Liberal theological traditions have moved away from a satanology of the devil being an actual being to simply a personification of evil. Among Episcopal Church leaders, for example, the discussion of evil in the world is commonplace; a conversation about the devil is a rarity.
One of the headlines making news this week about The Church of England is related to the use of devil language. Gone are the days when parents are asked to take a vow at their children’s baptism “to reject the devil and all rebellion against God.” The name of the devil has been deleted and replaced with “to turn away from sin” and “reject evil.”
On the surface, this appears to be a good thing. As followers of Jesus, we should daily turn away from sin and reject evil. However, as noted in Matthew Bell’s article, “The Church of England doesn’t want You to Worry about the Devil,” such a shift likely represents a theological shift, moving away from the devil as a supernatural being to a representation of evil in general.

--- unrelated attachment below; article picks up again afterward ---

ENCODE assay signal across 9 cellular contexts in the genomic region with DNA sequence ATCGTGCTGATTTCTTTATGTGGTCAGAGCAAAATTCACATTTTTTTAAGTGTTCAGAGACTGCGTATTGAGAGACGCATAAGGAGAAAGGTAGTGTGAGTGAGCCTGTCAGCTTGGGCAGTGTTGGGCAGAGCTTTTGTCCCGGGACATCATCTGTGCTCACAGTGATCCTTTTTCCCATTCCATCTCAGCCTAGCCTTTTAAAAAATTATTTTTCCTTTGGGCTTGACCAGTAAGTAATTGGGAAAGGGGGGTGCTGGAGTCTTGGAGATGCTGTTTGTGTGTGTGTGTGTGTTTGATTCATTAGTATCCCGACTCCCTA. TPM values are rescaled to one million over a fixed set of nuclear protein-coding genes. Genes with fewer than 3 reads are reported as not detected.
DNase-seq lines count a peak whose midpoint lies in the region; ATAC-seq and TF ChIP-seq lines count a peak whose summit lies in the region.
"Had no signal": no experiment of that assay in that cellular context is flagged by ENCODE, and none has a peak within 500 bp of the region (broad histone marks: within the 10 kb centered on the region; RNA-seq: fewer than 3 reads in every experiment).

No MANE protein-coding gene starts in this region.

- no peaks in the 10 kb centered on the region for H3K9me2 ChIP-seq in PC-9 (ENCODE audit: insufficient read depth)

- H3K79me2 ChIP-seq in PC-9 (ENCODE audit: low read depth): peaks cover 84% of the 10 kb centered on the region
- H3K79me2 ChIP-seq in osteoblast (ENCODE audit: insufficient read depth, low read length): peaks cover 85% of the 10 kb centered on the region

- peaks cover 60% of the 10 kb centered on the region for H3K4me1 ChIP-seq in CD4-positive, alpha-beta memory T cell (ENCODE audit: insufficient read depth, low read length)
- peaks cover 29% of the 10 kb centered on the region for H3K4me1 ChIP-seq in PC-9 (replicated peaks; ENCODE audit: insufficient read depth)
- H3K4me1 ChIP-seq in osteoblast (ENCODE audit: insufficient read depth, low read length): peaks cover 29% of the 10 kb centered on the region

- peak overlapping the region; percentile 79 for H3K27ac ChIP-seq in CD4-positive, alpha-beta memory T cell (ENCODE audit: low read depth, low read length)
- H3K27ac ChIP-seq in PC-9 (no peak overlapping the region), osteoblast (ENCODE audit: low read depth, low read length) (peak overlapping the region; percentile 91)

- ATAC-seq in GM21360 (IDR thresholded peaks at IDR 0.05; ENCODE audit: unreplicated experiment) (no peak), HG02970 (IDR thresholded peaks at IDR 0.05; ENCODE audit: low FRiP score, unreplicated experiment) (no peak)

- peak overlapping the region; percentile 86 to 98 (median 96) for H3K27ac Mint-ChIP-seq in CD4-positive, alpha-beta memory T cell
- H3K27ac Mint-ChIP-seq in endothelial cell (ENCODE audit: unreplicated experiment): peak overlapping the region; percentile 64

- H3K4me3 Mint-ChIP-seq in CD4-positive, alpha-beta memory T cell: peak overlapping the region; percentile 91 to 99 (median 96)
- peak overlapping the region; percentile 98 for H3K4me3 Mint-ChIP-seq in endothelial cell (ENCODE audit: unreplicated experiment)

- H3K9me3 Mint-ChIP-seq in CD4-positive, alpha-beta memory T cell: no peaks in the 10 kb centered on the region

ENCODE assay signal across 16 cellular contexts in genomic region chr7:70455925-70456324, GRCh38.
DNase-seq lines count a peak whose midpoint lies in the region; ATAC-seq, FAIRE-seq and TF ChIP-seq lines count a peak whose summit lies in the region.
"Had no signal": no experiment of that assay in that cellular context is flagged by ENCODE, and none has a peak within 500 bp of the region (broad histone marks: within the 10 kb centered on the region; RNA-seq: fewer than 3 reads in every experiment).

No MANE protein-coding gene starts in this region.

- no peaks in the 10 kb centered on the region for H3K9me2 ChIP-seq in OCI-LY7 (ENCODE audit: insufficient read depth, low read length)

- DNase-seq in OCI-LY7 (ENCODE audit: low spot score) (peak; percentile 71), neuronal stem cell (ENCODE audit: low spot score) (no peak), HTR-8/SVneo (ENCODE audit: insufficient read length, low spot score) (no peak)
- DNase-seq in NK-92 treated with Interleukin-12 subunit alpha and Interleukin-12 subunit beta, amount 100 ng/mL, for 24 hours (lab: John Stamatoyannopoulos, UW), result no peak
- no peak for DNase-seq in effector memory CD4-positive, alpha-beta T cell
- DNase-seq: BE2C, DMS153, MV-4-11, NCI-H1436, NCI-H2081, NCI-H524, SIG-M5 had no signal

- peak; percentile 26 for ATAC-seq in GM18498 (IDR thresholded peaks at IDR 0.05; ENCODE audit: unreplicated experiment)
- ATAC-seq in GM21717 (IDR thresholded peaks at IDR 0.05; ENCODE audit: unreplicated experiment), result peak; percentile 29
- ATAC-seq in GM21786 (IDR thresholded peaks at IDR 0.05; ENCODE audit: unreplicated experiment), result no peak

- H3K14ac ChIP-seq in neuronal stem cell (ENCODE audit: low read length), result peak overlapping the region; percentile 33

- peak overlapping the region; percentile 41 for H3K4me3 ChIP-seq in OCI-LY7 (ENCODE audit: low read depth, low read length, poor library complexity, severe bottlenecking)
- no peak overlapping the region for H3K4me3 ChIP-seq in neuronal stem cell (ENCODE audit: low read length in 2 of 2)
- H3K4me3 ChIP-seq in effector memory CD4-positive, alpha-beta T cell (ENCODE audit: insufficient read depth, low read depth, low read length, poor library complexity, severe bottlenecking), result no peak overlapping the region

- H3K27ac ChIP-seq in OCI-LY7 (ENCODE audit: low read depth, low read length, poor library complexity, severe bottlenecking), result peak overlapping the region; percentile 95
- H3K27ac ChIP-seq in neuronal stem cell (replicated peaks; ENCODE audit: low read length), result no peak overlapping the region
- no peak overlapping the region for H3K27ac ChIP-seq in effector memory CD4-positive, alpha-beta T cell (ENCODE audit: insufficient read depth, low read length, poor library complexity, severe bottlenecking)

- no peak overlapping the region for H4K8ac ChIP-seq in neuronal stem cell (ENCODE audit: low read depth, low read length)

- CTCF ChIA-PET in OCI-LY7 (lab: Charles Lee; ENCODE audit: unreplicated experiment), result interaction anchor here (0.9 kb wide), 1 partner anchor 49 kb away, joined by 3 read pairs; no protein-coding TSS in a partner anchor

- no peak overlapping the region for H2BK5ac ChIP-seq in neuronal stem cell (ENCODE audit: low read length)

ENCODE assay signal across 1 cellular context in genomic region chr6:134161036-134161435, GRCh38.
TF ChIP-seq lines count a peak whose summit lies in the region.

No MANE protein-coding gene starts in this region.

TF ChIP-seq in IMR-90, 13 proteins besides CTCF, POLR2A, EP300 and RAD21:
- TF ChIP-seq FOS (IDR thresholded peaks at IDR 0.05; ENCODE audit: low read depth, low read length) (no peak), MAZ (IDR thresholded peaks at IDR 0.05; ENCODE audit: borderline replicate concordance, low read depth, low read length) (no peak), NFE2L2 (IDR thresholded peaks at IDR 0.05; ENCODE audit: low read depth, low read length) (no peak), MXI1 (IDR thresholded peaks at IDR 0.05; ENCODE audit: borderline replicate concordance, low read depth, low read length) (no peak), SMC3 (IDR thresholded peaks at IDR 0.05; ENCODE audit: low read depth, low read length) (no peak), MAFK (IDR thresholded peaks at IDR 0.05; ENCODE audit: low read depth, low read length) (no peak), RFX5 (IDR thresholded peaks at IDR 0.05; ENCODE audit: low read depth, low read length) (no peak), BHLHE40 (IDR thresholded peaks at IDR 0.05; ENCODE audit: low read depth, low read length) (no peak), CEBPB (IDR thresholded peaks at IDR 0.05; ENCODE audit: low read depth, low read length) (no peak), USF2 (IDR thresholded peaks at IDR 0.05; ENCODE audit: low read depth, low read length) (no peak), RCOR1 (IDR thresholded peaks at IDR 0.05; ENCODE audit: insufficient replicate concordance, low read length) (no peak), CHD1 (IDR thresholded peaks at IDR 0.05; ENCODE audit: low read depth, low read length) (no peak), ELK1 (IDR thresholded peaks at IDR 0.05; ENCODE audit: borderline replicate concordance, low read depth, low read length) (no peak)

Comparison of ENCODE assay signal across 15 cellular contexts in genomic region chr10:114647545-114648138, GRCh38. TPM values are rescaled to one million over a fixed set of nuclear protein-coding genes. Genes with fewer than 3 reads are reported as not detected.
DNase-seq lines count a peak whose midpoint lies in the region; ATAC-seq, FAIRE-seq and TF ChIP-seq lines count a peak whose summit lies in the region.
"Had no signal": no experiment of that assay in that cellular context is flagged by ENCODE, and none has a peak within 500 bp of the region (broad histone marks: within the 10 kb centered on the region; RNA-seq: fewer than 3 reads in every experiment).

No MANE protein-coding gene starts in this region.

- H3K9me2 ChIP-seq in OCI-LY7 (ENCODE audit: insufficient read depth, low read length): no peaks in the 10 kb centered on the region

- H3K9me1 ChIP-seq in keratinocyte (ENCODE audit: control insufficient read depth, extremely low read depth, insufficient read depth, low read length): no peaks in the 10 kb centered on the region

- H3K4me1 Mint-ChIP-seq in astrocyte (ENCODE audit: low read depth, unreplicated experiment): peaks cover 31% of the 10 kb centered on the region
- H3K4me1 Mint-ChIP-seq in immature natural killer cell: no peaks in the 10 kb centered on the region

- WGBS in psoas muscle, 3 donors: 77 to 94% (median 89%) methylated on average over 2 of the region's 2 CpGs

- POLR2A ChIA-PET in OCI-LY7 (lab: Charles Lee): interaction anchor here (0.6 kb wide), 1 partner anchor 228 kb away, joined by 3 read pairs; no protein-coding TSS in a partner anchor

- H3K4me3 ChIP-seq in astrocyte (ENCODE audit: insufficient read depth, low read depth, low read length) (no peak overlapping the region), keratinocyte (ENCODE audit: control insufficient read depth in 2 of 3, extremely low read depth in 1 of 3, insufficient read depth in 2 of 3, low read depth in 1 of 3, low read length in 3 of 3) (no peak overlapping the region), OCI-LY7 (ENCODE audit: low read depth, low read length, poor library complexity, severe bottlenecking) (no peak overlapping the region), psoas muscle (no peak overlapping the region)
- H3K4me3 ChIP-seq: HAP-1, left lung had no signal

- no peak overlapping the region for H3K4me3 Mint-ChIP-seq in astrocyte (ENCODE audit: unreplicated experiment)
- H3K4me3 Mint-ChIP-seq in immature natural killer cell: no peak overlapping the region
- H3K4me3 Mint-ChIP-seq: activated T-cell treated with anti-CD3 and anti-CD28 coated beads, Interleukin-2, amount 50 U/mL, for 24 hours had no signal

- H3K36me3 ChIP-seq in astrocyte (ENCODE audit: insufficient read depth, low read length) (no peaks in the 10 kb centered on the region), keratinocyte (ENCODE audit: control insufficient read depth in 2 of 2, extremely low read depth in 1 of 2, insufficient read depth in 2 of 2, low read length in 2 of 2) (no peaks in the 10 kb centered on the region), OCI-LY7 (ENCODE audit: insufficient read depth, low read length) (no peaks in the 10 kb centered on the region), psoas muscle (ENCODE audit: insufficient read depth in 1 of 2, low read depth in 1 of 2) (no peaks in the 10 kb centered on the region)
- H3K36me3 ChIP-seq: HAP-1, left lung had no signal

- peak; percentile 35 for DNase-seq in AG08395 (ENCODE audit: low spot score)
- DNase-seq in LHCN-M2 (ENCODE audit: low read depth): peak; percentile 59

Years ago, and using the KJV language of substituting “devils” for “demons,” C. S. Lewis wisely wrote: “There are two equal and opposite errors into which our race can fall about the devils. One is to disbelieve in their existence. The other is to believe, and to feel an excessive and unhealthy interest in them. They themselves are equally pleased by both errors” (The Screwtape Letters, 15). What can be said about demons is equally applicable to the devil as well.
The problem with deleting the devil from our theology is that we also delete what the Bible teaches about the devil. Certainly, Church history has created numerous satanic caricatures: pitchforks, red dress, cloven hoof, etc. And though these unbiblical traditions have made him out to look more like a nasty clown, such is no excuse for discarding the biblical teaching on Satan.
Many biblical passages address Satan as a literal being. For starters, we only have to check out Genesis and Revelation, Job and Zechariah, and the Gospels to learn that the devil is much more than a representation of evil in the world. Jesus met and spoke with him (Luke 4:1-4) and clearly identifies him as one capable of being cast out of heaven (Luke 10:18). Paul was not shy in noting that Satan disguises himself as one who is attractive (2 Cor 11:14).
Yes, delete the ridiculous Church traditions–they’re satanic in and of themselves.
Yes, delete the notion that the devil is only a literary device used for oral learners in an age gone by.
Don’t delete the devil. That is what he would want you to do.
(image credit: Microsoft Office)